By Andrew Slaton—
I’ve learned that stagnation often seems to be the natural state of humanity. But this is not how people thrive… it is merely how one survives. And Ellen and I need change.
Dallas in December is a crap shoot. For many reasons, really. First, the weather is often all over the place. Blustery and in the 40s one day, and the next, 75 and sunny. It wreaks havoc on my allergies. Also, we spend most of the year away from the masses and when we arrive in Dallas for the holidays, we are bombarded with work, social events, and family.
Have I mentioned that we have 11 nieces and nephews between Ellen and myself? Well, with all those human interactions, not to mention those with illness-incubator kiddos abounding, I always get sick. Weakened immune system from under-exposure the rest of the year or simply the time of year, who really knows what’s to blame. Regardless, the holidays are a time of warm reception for us, but also extreme exhaustion.
I’ve escaped to Lake Whitney in central Texas, where Gertie is parked, to write this episode and recover from the busyness of city life.
“Have I lost the ability to live in the city?” I ask myself this question every year. I grew up in a city, but I’ve always felt drawn to the rural, quiet life. As time passes, I feel much more at home in our little Wyoming town of 2,000 than in the urban/suburban sprawl of nearly a million-and-a-half I’ve called “home” for 30ish years of my life.
The reason I bring all of this up is simply that as I reflect on the last leg of our nearly four year journey, this theme keeps surfacing: city vs. open country. The change seems inevitable for us.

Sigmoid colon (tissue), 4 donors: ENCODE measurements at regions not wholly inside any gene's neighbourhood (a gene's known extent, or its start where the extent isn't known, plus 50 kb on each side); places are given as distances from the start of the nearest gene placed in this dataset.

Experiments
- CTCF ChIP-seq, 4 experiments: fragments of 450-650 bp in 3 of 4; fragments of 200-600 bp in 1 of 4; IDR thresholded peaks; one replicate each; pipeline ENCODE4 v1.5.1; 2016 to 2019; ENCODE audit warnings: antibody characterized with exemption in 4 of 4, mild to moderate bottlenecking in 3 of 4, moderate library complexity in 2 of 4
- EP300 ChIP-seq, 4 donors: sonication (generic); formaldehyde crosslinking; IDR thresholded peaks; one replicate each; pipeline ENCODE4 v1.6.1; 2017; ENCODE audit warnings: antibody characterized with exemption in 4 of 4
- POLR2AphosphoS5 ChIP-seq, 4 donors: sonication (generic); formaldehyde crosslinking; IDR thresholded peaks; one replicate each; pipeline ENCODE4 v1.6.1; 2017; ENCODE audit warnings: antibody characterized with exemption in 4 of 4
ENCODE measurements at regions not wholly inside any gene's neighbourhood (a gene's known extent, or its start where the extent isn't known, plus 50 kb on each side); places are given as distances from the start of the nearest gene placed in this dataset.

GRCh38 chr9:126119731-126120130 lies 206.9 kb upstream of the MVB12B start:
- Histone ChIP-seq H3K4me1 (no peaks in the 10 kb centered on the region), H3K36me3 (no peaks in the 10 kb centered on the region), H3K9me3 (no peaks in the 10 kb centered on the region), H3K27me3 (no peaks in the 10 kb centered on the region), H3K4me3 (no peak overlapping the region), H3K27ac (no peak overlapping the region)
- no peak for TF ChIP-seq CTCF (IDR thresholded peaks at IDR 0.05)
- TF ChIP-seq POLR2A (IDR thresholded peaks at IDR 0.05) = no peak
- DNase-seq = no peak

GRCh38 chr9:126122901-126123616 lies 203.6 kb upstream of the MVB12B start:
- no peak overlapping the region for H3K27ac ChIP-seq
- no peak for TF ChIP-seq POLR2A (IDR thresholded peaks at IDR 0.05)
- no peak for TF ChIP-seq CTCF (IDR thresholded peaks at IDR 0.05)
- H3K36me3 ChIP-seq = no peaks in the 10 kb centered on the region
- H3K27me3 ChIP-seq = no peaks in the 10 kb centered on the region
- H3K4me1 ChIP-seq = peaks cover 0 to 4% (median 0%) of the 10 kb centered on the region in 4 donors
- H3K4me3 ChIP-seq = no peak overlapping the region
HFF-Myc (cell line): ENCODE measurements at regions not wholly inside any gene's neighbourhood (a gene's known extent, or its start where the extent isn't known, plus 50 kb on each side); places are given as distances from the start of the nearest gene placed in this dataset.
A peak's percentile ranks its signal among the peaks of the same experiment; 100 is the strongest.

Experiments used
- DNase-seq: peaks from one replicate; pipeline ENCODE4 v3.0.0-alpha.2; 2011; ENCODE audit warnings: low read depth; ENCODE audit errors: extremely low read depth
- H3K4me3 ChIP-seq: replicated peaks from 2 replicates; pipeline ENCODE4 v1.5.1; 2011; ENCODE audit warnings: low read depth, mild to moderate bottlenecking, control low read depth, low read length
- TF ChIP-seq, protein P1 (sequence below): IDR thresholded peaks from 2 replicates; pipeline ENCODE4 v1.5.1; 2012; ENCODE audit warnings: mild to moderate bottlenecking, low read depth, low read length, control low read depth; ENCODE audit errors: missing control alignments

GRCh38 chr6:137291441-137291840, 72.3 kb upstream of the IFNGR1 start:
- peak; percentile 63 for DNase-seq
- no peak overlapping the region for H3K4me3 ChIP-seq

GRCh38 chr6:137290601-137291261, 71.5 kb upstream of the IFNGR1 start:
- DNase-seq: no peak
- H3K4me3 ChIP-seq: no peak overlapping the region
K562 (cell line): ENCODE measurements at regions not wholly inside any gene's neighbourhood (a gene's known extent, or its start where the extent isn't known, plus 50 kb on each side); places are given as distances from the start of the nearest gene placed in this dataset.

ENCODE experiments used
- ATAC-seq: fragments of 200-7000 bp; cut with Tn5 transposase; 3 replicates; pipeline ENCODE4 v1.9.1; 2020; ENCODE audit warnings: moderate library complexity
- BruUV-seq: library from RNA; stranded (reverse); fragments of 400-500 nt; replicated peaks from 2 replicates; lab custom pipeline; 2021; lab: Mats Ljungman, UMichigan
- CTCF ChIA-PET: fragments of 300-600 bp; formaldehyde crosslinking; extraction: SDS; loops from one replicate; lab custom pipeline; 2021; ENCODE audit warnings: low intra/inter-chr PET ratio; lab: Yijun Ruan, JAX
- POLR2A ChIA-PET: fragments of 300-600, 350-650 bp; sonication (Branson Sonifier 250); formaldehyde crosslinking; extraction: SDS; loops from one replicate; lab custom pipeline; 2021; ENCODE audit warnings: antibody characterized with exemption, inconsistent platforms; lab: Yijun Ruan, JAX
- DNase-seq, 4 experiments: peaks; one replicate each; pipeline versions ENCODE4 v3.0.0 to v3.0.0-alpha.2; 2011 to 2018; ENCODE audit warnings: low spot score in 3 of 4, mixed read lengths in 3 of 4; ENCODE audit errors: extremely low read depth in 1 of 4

Life on the road is not as romantic as you might think. I was criticized by one reader of this blog early on that I focused too much on the trials and disappointments of our new, transient life. Fair denunciation. Maybe I focus too much on the negative. Perhaps the struggle is a bit more interesting to some of us than the vapid mountaintops. I tend to think we learn more from failures than successes.
But it is abundantly accurate to say that the highs we experience on the road serve to inspire us and remind us that life does, in fact, grant us beauty and reprieve as well as truth and trial. So let me give you a little of both.
Snow was falling in Wyoming last May when I wrote my previous installment. Spring is basically a more dramatic yo-yo-ing version of winter and it lasts through June. We agreed to manage (with the option to buy) a small tourist shuttle business for a friend this summer.
Great Outdoor Transportation Company (GOTCO) has been servicing our little area of Wyoming since ’97, shuttling people and their vehicles throughout the Wind River mountains, anglers up and down the Green and New Fork Rivers, and tourists and locals alike to and from Wyoming airports.
There was a ton of work to do to get ready for the season. Vehicles to buy, insurance to set up, employees to hire, marketing/ social media strategy, not to mention just learning a new business. It was a wee bit stressful for us, mostly because we weren’t used to moving at any pace other than our own.
But Ellen and I also had to learn how to be business partners, which created challenges of its own. I also realized I would have to set my own photography business aside for a time to focus on this new venture. What happened next gave us a whole new skill set and was far more rewarding than we ever thought possible. [Part 2 in the next blog.]
About Andrew Slaton
Andrew Slaton is an award-winning photographer who has done assignments for more than 50 clients and specializes in lifestyle and outdoor images.
You can help Andrew and Ellen achieve their goal by adding one or more of Andrew’s beautiful prints to your collection. You can also subscribe to a collector’s edition of prints from each of the 59 National Parks he plans to photograph.
Visit Andrew’s web site, view his work, order prints and learn about his upcoming workshops.
Catch Andrew and Ellen’s videos at their blog.
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Last updated: December 16, 2019